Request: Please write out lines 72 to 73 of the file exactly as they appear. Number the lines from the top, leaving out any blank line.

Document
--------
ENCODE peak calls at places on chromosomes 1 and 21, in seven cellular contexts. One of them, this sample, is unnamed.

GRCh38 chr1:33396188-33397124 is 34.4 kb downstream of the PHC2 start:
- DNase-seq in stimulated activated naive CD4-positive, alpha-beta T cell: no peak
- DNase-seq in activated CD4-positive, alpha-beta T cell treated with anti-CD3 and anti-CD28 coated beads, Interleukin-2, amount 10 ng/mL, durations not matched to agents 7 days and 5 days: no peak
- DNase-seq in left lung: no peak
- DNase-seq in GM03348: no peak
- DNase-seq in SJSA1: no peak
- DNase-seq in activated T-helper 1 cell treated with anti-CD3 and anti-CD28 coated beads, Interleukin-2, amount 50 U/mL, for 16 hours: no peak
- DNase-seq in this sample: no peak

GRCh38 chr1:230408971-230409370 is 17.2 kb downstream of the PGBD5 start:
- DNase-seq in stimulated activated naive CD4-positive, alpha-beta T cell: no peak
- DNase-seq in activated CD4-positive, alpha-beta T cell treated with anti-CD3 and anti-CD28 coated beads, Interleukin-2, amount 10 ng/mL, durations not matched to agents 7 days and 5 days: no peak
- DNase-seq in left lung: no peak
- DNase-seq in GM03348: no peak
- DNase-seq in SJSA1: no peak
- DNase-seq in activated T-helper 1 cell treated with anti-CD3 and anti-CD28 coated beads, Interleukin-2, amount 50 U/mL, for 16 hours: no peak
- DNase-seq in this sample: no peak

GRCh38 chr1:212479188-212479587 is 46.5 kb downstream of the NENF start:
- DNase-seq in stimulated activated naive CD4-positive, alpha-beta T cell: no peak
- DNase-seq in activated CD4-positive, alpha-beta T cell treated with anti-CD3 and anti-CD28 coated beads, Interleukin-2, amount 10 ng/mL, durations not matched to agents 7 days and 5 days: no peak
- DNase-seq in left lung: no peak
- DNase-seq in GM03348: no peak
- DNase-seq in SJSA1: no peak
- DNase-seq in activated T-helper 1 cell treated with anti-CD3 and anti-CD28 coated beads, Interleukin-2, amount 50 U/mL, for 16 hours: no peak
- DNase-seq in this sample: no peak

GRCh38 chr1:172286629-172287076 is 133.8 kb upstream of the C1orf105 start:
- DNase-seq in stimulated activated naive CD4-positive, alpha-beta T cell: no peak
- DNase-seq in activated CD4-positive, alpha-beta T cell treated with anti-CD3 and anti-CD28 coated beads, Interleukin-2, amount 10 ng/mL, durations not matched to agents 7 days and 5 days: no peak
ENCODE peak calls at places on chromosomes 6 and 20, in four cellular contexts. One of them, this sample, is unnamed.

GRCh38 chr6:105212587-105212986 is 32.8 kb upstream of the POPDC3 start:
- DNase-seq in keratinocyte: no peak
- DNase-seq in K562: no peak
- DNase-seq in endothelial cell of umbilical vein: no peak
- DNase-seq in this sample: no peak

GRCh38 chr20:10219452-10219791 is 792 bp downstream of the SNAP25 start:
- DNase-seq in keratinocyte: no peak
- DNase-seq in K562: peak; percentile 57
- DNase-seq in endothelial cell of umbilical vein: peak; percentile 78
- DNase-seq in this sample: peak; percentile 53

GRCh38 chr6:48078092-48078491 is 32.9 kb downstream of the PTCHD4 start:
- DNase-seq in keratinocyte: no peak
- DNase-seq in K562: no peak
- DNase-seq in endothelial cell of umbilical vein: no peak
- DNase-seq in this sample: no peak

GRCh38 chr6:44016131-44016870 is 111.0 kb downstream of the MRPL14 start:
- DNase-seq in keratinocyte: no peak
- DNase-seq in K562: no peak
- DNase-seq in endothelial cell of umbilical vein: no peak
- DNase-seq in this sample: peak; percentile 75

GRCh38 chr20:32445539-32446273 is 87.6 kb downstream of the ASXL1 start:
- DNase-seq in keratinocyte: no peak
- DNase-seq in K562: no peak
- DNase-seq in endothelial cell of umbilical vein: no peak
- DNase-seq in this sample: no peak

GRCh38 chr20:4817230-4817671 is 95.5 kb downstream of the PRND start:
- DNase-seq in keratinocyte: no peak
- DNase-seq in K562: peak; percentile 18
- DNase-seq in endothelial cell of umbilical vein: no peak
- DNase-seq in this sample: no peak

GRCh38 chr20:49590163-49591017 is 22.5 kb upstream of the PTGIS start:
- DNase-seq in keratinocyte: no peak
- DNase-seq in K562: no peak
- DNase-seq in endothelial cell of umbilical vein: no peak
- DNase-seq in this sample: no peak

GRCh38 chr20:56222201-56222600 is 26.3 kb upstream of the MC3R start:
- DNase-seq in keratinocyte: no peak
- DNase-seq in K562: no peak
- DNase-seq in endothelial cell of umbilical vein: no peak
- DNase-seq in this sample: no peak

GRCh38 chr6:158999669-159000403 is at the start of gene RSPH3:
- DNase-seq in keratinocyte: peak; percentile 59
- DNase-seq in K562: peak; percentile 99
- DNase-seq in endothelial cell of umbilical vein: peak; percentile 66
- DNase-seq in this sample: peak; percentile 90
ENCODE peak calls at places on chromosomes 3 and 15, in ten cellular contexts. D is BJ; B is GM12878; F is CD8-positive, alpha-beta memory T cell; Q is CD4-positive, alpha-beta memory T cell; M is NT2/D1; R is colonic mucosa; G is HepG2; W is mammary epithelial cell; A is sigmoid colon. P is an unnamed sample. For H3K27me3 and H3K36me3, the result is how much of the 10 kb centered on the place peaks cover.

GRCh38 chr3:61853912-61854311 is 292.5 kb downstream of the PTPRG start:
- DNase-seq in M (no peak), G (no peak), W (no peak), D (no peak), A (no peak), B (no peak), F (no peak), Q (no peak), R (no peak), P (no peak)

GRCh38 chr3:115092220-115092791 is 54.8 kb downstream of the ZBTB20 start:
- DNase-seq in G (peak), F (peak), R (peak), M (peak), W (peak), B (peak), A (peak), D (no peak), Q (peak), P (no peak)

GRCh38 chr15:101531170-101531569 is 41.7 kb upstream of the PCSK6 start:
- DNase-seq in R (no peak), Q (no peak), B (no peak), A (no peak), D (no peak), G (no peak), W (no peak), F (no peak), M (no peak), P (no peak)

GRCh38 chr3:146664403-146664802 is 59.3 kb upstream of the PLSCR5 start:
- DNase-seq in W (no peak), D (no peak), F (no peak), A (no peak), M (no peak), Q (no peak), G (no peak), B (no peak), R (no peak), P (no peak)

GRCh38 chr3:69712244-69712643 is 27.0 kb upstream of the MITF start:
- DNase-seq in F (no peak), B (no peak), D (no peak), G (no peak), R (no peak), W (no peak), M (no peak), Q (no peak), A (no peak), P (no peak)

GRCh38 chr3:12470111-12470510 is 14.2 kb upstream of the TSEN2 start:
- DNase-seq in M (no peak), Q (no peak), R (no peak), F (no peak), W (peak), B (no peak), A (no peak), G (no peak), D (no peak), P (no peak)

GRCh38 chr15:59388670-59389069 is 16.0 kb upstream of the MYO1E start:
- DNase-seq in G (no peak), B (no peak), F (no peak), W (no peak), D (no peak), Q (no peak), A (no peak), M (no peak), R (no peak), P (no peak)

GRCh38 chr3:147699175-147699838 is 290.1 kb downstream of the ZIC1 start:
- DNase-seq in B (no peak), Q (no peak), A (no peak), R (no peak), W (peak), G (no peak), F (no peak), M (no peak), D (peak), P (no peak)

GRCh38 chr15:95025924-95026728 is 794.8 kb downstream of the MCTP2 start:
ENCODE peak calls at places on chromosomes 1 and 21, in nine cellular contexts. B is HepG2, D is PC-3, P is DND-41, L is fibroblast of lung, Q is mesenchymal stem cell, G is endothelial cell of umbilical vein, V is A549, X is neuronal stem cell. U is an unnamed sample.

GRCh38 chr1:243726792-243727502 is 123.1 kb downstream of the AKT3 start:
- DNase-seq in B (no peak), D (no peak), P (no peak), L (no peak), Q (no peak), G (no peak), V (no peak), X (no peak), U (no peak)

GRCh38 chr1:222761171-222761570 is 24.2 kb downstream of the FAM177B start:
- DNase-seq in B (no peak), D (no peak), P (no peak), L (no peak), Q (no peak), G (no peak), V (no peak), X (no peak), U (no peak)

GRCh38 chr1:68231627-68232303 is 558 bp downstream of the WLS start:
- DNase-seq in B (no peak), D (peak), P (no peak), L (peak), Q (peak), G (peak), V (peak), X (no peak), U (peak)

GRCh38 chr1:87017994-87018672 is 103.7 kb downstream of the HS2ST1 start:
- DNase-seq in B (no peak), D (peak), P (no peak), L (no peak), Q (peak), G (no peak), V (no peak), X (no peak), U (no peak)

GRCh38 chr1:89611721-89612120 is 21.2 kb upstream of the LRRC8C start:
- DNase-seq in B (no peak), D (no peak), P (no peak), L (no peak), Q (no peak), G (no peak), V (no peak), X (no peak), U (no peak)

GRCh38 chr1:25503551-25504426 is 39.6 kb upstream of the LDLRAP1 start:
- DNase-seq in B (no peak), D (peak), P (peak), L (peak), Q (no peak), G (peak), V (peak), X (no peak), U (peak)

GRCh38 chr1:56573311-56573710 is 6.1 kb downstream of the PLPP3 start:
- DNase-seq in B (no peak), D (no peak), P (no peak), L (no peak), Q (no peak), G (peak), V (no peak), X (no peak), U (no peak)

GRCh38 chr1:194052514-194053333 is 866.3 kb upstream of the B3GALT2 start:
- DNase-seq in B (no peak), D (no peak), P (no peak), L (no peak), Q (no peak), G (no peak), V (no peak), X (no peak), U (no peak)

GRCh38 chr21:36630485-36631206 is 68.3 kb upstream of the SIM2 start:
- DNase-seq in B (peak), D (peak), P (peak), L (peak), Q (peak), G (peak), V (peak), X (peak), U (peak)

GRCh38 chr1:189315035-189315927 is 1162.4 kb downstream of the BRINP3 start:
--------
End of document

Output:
- DNase-seq in K562: peak; percentile 99
- DNase-seq in endothelial cell of umbilical vein: peak; percentile 66